Chapter 11 presents an introduction to quantification theory, which offers a powerful method for dealing with deductive arguments whose constituents are not compoundwhich means that their validity depends on the inner logical structure of their propositions. The chapter introduces a new notation and a new concept: the propositional function.
After reading this chapter, you should be able to:
- Understand the concept of a propositional function, and how a proposition may be obtained from a propositional function by instantiation.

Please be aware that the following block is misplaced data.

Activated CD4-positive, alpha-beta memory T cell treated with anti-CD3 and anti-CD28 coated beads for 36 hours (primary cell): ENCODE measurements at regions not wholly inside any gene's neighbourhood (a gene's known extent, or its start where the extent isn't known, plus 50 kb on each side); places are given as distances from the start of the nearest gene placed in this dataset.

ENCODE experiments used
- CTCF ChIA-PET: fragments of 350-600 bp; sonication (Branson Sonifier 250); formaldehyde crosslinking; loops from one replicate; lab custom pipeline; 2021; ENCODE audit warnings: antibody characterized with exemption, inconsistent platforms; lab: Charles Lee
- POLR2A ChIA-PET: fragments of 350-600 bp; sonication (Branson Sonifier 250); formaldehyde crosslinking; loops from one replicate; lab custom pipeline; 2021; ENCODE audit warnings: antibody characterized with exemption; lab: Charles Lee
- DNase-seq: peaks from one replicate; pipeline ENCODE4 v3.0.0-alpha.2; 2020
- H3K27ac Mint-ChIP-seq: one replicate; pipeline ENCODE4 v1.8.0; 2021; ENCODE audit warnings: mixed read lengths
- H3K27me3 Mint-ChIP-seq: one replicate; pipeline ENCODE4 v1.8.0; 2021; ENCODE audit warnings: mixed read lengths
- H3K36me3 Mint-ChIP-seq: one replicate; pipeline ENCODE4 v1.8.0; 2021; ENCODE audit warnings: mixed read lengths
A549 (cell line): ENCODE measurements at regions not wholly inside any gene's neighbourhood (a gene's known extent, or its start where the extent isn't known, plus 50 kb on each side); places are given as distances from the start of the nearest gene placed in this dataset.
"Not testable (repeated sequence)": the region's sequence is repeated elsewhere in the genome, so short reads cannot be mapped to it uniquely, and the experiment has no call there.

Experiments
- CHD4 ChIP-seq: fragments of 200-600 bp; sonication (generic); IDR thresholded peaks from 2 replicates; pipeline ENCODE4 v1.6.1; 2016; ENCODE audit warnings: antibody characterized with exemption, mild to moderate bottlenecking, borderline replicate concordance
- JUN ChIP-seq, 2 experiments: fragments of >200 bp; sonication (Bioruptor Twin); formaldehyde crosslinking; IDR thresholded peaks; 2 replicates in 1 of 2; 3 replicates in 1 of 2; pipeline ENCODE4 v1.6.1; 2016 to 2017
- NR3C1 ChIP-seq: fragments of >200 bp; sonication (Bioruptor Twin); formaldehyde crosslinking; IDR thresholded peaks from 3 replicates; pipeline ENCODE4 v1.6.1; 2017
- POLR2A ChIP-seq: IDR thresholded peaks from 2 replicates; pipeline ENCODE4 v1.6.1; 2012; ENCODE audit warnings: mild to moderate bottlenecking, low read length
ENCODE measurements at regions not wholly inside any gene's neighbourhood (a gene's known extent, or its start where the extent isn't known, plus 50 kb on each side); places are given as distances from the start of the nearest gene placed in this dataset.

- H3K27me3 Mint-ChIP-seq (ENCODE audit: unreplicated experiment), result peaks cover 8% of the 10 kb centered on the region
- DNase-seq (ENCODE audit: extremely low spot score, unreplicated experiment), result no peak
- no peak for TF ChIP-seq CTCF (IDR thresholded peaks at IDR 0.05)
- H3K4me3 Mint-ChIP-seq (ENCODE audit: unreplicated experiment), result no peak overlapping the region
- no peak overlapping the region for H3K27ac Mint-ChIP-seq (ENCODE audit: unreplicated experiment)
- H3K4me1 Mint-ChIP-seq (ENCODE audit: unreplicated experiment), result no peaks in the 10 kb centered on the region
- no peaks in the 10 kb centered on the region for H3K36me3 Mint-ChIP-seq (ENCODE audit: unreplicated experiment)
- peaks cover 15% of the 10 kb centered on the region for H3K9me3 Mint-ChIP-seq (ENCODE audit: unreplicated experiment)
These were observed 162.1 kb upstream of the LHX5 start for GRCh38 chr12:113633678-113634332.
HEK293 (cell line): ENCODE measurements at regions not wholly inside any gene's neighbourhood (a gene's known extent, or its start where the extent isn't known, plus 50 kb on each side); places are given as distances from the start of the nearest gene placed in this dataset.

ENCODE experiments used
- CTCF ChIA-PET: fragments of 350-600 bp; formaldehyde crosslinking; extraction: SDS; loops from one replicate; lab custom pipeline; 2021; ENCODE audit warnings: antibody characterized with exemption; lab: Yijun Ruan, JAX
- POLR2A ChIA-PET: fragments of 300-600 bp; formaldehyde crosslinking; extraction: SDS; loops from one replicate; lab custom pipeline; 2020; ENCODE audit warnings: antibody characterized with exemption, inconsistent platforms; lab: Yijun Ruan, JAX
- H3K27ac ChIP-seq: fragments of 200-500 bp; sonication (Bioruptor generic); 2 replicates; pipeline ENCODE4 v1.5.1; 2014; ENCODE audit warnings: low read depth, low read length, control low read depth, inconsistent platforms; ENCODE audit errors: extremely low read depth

- Obtain propositions from propositional functions by means of generalization.
- Use the universal quantifier (x) and the existential quantifier (õx).
- Apply the four additional rules of inference: UI, UG, EI, and EG (universal instantiation and generalization, and existential instantiation and generalization).
- Use the method of refutation by logical analogy to prove the invalidity of arguments involving quantifiers.
- Symbolize and evaluate asyllogistic arguments (those not reducible to A, E, I, and O propositions, or singular propositions).